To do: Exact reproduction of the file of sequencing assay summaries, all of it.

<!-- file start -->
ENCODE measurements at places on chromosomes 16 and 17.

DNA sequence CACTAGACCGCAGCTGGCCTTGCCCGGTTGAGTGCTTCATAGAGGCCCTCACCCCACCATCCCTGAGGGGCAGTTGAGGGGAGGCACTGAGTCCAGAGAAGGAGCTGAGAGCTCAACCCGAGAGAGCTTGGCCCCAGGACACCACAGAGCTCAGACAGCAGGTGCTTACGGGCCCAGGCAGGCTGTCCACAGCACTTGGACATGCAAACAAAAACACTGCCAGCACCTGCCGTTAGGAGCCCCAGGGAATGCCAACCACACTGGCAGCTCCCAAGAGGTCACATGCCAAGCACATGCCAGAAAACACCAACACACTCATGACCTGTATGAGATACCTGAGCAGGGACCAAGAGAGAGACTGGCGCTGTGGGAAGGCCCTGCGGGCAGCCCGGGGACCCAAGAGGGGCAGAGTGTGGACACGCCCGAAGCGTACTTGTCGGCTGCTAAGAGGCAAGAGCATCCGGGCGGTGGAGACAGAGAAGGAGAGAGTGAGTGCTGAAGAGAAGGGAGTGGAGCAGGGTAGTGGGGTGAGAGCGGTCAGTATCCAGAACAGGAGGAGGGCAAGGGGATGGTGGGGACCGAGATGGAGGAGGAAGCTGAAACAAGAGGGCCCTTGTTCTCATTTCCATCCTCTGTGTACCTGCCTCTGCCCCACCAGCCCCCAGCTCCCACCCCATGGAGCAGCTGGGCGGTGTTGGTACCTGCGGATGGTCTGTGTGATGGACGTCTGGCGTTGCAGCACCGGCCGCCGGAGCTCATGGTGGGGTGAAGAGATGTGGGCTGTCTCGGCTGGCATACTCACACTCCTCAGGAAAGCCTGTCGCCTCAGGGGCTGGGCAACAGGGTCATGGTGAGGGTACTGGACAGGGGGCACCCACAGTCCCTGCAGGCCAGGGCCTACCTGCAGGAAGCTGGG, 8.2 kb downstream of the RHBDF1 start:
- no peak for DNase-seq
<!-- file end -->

ENCODE measurements at places on chromosomes 16 and 17.

DNA sequence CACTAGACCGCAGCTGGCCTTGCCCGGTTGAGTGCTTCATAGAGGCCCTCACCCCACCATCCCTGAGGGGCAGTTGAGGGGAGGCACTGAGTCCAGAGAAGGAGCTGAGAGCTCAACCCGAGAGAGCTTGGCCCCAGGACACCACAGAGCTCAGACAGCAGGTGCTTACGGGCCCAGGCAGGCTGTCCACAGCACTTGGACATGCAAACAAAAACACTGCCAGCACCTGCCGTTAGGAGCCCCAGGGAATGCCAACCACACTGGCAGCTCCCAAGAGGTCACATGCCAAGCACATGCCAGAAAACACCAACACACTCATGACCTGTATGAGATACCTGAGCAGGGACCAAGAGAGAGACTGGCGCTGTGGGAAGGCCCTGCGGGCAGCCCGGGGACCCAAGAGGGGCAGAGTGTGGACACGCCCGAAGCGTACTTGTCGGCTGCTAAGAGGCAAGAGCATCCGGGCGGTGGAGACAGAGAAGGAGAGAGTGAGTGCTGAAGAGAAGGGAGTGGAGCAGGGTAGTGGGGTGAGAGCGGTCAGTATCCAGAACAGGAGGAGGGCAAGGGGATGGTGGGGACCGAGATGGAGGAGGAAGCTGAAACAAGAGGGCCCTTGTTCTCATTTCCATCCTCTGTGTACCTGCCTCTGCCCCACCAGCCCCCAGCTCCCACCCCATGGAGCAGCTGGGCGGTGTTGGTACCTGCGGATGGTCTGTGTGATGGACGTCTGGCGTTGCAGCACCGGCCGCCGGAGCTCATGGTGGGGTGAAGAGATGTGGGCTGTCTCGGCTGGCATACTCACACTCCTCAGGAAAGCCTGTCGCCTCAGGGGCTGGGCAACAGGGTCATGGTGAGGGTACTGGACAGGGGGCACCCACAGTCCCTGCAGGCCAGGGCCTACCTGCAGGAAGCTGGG, 8.2 kb downstream of the RHBDF1 start:
- no peak for DNase-seq